7 Ways Hulu Can Benefit From A Freemium Model

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This week I've been positing a theory to you folks: That the new creativity is ideally expressed through a freemium business model.

And today, I'd like to apply this theory. Let's kick this idea around:

I believe a freemium model would best suit video sites like Hulu and others, rather than a traditional "subscription" model where some content lies behind a firewall. A bunch of video sites like Hulu are looking to monetize, but who will find the process that entices viewers to pull out their wallets?

Today, I will outline 7 ways Hulu could package what they already have into a freemium model users would willingly pay for (clamor for, more like it).

[Quick sidenote: For the lead-in and first official post in this series, check out the links in the first paragraph. Since this is #2 out of 3 in the series, subscribe to ensure you receive the third in this series and all subsequent posts. Now, back to the fun!]

Let's See It In Action

If the new creativity is getting someone to tell their friends about your product, how much is a crappy ad going to convince me? Not much. And when was the last time you bragged to a friend about an old-school subscription?

The new creativity and the freemium model were made for each other.

Consumers tell their friends about great new services, especially free ones. As virally distributed critical mass builds, a certain fraction of those folks will opt for a premium version of that service.

The new creativity brings people in. A freemium model expands this audience and makes the whole endeavor profitable.

But what about Hulu? It's nowhere near as big as Google-owned YouTube, but Hulu almost certainly has more pressure to produce profit. Ad overlays are tolerated, but a subscription model was recently mocked by CNN because it "may send most of Hulu’s users searching for alternatives."

Consider this:

What if Hulu adopted a freemium model? What types of premiums could they offer for a small cost to a fraction of the tens of millions of people who watch?

And what if the premiums were outside the narrow realm of "content"? Ad Week reported that "A Hulu rep said the company's strategy of offering high-quality content supported by advertising remains unchanged, while leaving the door open to adding paid content." But what if it wasn't just content they charged for?

If the new creativity is a method of encouraging consumers to talk about the brand to other consumers, while creating more direct access to the brand…let's think creatively about how Hulu can create something users will not only pay for, but tell their friends about as well.

7 Ways Hulu Can Benefit From A Freemium Model

Here are just a few premiums Hulu could offer (most of which would have the secondary effect of attracting even more viewers/paid traffic). Let's consider what conveniences Hulu really has to bargain with, and how they could be packaged:

  • Access:

1. Give premium members advance notice. Allow members to view shows before the rest of the Hulu viewing audience.

2. Give members the opportunity to provide feedback. Use members to test out pilot episodes, to become a focus group of sorts. Use Hulu as a testing ground for new content such as webisodes, rather than just a repository. Let members help the show sidestep potential disasters while still in beta.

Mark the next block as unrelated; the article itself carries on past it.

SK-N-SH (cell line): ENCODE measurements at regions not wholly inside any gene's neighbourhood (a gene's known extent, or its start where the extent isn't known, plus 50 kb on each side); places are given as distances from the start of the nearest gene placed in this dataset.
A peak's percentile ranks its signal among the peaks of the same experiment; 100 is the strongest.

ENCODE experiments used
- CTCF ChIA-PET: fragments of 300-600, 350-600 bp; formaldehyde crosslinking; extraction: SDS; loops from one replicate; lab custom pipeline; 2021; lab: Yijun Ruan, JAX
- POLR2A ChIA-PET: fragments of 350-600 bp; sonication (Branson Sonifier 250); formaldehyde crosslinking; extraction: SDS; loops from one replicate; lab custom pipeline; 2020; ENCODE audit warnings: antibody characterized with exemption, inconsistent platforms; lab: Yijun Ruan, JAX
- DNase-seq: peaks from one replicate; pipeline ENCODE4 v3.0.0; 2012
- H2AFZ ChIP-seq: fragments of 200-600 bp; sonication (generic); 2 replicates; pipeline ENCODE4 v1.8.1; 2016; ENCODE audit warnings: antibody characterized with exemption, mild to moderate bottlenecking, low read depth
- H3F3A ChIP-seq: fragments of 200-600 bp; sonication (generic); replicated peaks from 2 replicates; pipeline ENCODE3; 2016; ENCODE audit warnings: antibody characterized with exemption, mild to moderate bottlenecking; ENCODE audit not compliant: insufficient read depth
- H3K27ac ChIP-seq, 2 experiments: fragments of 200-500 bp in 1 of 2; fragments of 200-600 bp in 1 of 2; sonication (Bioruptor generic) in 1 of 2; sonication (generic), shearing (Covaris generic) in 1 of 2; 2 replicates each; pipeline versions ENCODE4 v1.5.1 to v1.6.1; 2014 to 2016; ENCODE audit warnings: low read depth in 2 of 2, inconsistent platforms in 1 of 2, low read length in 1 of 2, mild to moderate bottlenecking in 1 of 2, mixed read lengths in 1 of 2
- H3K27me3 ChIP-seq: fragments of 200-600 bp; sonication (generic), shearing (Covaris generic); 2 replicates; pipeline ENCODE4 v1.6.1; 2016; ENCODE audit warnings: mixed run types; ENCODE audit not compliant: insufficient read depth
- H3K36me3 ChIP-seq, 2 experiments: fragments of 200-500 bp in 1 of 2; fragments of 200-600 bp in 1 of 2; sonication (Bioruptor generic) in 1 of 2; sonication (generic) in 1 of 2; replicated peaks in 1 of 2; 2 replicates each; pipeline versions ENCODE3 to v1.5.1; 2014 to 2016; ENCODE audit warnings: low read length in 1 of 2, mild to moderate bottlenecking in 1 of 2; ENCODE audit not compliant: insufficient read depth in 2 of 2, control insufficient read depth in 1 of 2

• Convenience:

3. Allow members to automatically or easily transfer their favorite shows to their smart phone or portable device. Let users create a watch list and automatically pull episodes from the web portal into whatever device they choose. Compatibility is the new convenience, so allow me to take The Office with me on my iTouch or PSP.

  • Whuffie

4. Raffle off the name of a show's character to premium members . Aussie radio hosts Hamish and Andy recently teamed up with a popular writer to name one of his main characters after a lucky listener (minute 8 in the audio). It's a great idea to arouse support and build an audience.

5. Give away video birthday/anniversary wishes from the actors. Prominent actors in web-only shows, like Tony Hale from CTRL, give members a chance to interact on a closer level. Imagine while filming these short interviews if Hale had sent a personalized message to a winning member. A contest for this privilege would spread like wildfire considering his Arrested Development fame and it would cost the show nothing.

6. Allow members to create their own channel and earn cash. Ads still run if non-paying users watch a member’s channel. Allow the member to keep a small percentage of that income. That will fuel their desire to share the channel and push more content in front of users (allowing Hulu to charge more for ads).

  • Time

7. It should go without saying, but don’t make members watch commercials ever. Period.

Some Pessimism From The Back Pew

Some experts will disagree with me, saying that viewers will simply never pay for online content. I have quotes from some top agency minds saying just that.

But later this week, I will outline why they (and that mindset) are soooo wrong. Stay subscribed and please feel free to comment below. I'd love to hear your thoughts.

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(Image courtesy of AlphaTangoBravo / Adam Baker via Flickr)